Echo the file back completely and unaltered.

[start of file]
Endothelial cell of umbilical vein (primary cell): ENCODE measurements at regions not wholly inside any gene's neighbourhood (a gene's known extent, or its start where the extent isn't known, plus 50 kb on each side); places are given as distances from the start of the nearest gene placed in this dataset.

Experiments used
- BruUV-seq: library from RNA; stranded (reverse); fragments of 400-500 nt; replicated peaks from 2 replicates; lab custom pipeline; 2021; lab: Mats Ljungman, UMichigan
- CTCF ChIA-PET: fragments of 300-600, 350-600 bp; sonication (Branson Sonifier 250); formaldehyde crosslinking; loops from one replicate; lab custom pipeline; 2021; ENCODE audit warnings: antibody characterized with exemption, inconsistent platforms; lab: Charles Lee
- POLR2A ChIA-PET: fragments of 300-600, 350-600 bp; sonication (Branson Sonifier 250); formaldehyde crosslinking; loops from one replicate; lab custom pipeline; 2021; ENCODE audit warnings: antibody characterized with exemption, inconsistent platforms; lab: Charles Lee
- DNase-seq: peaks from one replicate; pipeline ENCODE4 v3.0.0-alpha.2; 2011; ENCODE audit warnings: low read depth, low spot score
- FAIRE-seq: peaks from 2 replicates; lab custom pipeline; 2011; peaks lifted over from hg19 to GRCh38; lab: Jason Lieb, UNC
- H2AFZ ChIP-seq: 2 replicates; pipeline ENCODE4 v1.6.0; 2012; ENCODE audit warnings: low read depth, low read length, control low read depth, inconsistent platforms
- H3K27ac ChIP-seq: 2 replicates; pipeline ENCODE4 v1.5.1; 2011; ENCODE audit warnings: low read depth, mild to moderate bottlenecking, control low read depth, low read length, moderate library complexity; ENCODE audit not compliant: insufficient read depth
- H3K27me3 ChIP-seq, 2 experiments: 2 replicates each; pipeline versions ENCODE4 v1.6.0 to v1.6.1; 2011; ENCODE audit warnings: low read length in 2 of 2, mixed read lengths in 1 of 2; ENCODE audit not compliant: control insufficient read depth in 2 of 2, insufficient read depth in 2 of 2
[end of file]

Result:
Endothelial cell of umbilical vein (primary cell): ENCODE measurements at regions not wholly inside any gene's neighbourhood (a gene's known extent, or its start where the extent isn't known, plus 50 kb on each side); places are given as distances from the start of the nearest gene placed in this dataset.

Experiments used
- BruUV-seq: library from RNA; stranded (reverse); fragments of 400-500 nt; replicated peaks from 2 replicates; lab custom pipeline; 2021; lab: Mats Ljungman, UMichigan
- CTCF ChIA-PET: fragments of 300-600, 350-600 bp; sonication (Branson Sonifier 250); formaldehyde crosslinking; loops from one replicate; lab custom pipeline; 2021; ENCODE audit warnings: antibody characterized with exemption, inconsistent platforms; lab: Charles Lee
- POLR2A ChIA-PET: fragments of 300-600, 350-600 bp; sonication (Branson Sonifier 250); formaldehyde crosslinking; loops from one replicate; lab custom pipeline; 2021; ENCODE audit warnings: antibody characterized with exemption, inconsistent platforms; lab: Charles Lee
- DNase-seq: peaks from one replicate; pipeline ENCODE4 v3.0.0-alpha.2; 2011; ENCODE audit warnings: low read depth, low spot score
- FAIRE-seq: peaks from 2 replicates; lab custom pipeline; 2011; peaks lifted over from hg19 to GRCh38; lab: Jason Lieb, UNC
- H2AFZ ChIP-seq: 2 replicates; pipeline ENCODE4 v1.6.0; 2012; ENCODE audit warnings: low read depth, low read length, control low read depth, inconsistent platforms
- H3K27ac ChIP-seq: 2 replicates; pipeline ENCODE4 v1.5.1; 2011; ENCODE audit warnings: low read depth, mild to moderate bottlenecking, control low read depth, low read length, moderate library complexity; ENCODE audit not compliant: insufficient read depth
- H3K27me3 ChIP-seq, 2 experiments: 2 replicates each; pipeline versions ENCODE4 v1.6.0 to v1.6.1; 2011; ENCODE audit warnings: low read length in 2 of 2, mixed read lengths in 1 of 2; ENCODE audit not compliant: control insufficient read depth in 2 of 2, insufficient read depth in 2 of 2